ORLANDO - Most impressive about Nikola Vucevic since he joined the Orlando Magic in 2012 is that he has gotten better every year. Every time it’s been assumed that he has maxed out, he has added something new to his repertoire, or simply perfected something that previously was just at satisfactory level.
In his first year with the Magic, the 7-footer out of the University of Southern California was primarily just a post-up threat and a relentless rebounder. During that season, he set the franchise record for most rebounds in a game with 29 of them.
His pick-and-pop game really started to develop the next few years, but with limited range. Most of his shot attempts between 2015 and 2018 were between three and 10 feet away from the basket.
It was when Steve Clifford took over as head coach in 2018 that we started to see him truly extend that range beyond the 3-point line, which now, particularly from the top of the key, is a bread-and-butter shot for him.
But, it certainly isn’t just his scoring arsenal that has progressed as the years have gone on. He’s become an extremely good passer. An argument, in fact, could be made that he is one of the 10 or 15 greatest passing centers in NBA history.
Not once this season has Vucevic been in foul trouble. Through 32 games, he’s averaging 1.7 fouls per game, which for a center is extremely unique. It shows just how disciplined and smart he is on the defensive end.
The same applies on the other side of the floor, particularly as it relates to his low turnover rate. Right now, he’s averaging 1.6 of them per game, stunning for someone who has the ball in his hands as often as he does. Never before in NBA history has a center averaged at least 20 points and fewer than two turnovers and two fouls per game in a season, which Vucevic is on pace to do in 2020-21.
Clearly, with him being named an All-Star for the second time in his career, others are aware of just how good he really is. Vucevic, also an All-Star in 2018-19, joins Shaquille O’Neal, Penny Hardaway, Tracy McGrady, Grant Hill and Dwight Howard as the only players to be named an NBA All-Star multiple times while wearing a Magic uniform.
“It was one of the best feelings ever (hearing he was named All-Star). Just a huge honor. Something that I’m very proud (to) be able to do in my career, make an All-Star team twice now, especially this year I think with all the guys in the East that could have made it,” Vucevic said. “Just very humbled, huge honor like I said and hopefully not the last one. I have to thank my teammates and the coaches for putting me in a position to be able to do this from the beginning of the year and pushing me…Without them I wouldn’t have been in position to do it, so big thanks to them and just huge honor for me.”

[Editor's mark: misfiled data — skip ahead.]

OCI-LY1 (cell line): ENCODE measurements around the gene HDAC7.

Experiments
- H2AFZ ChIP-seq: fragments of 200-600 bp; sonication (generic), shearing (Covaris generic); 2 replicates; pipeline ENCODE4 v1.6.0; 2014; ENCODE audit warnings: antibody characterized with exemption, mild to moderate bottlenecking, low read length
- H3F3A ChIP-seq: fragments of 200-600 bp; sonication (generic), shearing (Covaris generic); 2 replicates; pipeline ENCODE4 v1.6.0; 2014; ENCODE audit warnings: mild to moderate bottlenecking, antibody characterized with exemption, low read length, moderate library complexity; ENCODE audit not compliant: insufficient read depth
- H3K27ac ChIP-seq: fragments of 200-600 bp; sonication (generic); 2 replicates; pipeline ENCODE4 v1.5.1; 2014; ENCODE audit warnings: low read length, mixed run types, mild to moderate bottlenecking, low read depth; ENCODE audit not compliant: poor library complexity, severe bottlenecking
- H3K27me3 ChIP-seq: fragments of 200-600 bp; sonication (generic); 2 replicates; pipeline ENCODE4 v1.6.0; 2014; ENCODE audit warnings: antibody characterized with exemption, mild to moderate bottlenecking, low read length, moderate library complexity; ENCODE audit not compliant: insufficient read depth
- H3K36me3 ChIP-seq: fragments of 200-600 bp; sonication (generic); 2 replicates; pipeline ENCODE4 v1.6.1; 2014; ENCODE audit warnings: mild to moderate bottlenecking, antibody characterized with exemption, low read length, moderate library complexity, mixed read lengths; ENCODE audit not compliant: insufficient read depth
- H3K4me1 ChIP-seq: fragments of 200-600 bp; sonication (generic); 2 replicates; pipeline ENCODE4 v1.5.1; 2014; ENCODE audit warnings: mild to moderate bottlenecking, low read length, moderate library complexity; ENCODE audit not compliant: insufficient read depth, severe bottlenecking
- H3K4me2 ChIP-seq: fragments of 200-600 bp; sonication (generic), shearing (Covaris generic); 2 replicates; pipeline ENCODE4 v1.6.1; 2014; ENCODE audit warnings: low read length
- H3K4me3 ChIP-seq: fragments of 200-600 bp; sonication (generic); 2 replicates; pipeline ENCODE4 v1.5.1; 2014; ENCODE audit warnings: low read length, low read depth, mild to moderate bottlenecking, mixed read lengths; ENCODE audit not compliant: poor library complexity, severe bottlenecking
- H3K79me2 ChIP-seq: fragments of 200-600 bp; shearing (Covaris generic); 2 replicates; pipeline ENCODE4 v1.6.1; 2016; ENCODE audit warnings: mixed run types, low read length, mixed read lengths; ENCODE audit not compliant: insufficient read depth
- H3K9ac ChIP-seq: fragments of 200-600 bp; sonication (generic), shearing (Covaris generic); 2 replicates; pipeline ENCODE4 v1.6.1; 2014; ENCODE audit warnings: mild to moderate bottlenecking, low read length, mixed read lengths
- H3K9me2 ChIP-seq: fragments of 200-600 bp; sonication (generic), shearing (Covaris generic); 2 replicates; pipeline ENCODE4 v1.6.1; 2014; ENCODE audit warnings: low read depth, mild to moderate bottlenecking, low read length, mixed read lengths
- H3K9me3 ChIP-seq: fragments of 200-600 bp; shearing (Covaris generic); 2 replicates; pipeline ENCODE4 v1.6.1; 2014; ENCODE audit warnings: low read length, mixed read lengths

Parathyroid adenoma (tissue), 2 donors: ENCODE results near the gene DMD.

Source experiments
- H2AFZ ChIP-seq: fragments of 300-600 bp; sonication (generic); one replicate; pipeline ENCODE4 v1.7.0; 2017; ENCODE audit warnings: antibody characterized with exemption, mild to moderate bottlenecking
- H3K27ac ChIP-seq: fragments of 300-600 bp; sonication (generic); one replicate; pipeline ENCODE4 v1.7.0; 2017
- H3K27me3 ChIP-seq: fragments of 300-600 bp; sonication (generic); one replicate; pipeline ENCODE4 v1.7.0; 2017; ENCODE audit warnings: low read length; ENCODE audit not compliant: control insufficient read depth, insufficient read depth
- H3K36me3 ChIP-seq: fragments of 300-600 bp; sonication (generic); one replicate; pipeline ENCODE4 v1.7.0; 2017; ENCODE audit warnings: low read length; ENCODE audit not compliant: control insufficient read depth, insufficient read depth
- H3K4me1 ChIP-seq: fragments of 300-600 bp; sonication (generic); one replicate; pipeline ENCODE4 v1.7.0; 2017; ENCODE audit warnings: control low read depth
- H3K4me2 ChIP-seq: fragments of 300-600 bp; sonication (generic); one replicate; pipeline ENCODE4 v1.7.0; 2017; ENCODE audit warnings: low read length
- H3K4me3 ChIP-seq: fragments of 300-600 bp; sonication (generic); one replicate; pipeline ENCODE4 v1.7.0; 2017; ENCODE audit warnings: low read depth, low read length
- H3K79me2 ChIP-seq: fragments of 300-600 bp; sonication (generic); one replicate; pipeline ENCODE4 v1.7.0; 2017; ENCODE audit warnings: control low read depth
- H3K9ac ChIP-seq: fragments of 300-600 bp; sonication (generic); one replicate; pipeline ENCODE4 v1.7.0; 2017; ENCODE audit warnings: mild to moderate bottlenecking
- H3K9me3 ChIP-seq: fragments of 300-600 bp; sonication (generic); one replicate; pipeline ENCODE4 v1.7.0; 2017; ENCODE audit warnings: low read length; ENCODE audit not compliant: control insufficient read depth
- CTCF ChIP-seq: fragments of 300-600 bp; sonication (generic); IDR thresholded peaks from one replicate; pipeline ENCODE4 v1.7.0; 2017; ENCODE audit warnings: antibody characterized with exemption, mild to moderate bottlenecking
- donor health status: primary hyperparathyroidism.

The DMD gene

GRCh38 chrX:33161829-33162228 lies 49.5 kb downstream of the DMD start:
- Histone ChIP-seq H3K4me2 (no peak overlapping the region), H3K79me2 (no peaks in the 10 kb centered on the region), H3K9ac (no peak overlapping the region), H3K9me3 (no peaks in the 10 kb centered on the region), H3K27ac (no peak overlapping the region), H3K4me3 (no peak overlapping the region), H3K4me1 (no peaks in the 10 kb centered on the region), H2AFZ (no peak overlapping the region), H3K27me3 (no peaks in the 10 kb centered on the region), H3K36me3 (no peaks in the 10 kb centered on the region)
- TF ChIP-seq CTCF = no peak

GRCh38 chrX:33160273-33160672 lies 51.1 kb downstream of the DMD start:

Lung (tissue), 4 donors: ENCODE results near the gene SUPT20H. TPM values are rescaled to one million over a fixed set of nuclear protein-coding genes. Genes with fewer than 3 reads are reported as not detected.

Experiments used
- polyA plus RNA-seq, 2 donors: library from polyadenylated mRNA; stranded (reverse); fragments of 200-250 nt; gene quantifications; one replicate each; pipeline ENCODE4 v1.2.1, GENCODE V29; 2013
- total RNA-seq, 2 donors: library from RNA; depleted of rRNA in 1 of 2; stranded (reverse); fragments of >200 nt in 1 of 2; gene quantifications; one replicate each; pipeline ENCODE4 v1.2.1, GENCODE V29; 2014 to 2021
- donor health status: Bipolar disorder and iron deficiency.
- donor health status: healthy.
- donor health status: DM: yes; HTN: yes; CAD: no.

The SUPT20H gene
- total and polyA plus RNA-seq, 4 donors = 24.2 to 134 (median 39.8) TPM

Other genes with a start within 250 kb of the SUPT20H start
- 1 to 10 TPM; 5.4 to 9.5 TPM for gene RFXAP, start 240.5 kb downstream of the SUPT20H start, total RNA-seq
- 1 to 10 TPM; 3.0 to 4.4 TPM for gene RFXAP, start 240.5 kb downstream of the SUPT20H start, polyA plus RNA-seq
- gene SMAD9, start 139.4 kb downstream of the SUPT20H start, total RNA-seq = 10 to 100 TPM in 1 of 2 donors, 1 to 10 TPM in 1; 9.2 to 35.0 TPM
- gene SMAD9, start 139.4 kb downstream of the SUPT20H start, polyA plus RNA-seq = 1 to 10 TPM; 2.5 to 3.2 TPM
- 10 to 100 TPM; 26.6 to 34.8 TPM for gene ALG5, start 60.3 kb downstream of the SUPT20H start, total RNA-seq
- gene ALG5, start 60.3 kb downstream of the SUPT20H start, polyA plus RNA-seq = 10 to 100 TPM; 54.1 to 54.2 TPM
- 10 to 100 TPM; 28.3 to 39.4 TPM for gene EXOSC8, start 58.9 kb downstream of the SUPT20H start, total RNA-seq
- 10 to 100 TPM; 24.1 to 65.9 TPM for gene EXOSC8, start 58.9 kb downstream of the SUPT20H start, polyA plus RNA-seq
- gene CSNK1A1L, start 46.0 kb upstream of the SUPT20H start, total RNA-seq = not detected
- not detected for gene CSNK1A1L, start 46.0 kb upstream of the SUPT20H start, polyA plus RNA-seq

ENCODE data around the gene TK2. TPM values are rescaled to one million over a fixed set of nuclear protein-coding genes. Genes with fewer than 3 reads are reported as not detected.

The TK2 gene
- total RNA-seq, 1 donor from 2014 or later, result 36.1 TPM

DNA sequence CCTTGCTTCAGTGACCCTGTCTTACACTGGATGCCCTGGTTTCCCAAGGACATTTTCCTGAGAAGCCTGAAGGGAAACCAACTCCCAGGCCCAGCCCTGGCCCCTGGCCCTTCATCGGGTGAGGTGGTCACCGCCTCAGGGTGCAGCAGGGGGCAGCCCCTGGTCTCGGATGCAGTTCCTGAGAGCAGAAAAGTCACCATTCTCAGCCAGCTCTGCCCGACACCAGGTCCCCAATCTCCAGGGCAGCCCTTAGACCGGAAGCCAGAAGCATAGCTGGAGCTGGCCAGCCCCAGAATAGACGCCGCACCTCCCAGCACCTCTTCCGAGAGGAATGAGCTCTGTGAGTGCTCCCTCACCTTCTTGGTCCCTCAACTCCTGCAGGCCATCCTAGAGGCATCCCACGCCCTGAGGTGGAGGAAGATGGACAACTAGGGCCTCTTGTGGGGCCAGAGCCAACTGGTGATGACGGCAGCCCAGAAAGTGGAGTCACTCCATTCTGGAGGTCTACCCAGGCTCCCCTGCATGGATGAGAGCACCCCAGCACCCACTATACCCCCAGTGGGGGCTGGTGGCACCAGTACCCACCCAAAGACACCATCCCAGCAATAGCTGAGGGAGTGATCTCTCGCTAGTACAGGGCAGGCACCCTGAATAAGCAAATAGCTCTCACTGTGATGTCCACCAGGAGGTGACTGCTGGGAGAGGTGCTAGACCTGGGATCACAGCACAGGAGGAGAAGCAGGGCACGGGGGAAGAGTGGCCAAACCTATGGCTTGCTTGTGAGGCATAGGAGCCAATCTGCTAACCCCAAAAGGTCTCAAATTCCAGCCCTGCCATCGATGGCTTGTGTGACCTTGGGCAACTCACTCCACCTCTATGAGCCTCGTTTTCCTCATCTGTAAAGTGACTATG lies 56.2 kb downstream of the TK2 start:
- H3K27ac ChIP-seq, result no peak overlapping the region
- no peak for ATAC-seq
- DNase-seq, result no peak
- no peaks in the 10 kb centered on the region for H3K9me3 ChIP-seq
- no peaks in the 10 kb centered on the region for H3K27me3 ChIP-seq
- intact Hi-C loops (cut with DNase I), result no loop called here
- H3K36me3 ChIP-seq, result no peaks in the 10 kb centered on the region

Vucevic, now 30 years old, says he gained added confidence when Clifford became the Magic’s head coach. Right out of the gate, Clifford would tell him how talented he is and what he’s capable of accomplishing if he has the right mindset and approach.
“He’s been huge in the steps I’ve been able to take in the last two-and-a-half seasons he’s been here,’ Vucevic said of Clifford’s role in his maturation. “Mainly the thing that he’s been able to help me with is my approach to the game, my mentality, my confidence. It’s something that as soon as he came here, the first time we met, the things he told me was ‘you’re one of the best big men in the NBA, you can be a multiple-time All-Star, there’s so much room for you to grow.’”
Another big boost of confidence was generated from the Disney bubble, particularly in Orlando’s playoff series against the Milwaukee Bucks, when Vucevic averaged 28.0 points in the series and became the fourth Magic player ever to score 30-plus three times in one postseason series.
It was then when it became apparent that Vucevic had the shooting touch to be an elite 3-point shooting big. He knocked down just a shade under 41 percent of his tries from downtown on 44 attempts in the five games combined.
It’s important for young players to learn about Vucevic’s path. Not always do the league’s best players hit the ground running as soon as they enter the NBA. Sometimes it takes time for players to realize their full potential.
For every O’Neal, Hakeem Olajuwon, Patrick Ewing, Tim Duncan, LeBron James, Carmelo Anthony, Dwyane Wade, Luka Doncic and Zion Williamson, there’s a Vucevic, a Kyle Lowry, a Rudy Gobert, a Paul Millsap, a Julius Randle, for instance. In other words, players who weren’t All-Star caliber players in their first, second or third years in the NBA, but eventually transformed into one.
Embracing the challenges of the journey is something Vucevic has done throughout his career, and based on how he views his future, there’s nothing stopping him from playing in more All-Star Games down the road.
“Each milestone is always special,” he said. “I always like to set certain things for myself and try to achieve them. It gives you that extra little motivation as the year goes on. You hear even the guys that made it 10, 15 times, even for them it’s always special to make it…Hopefully, it’s not the last one. Hopefully I can continue and get to a third one and fourth one and so on. For now, I’ll enjoy this one.”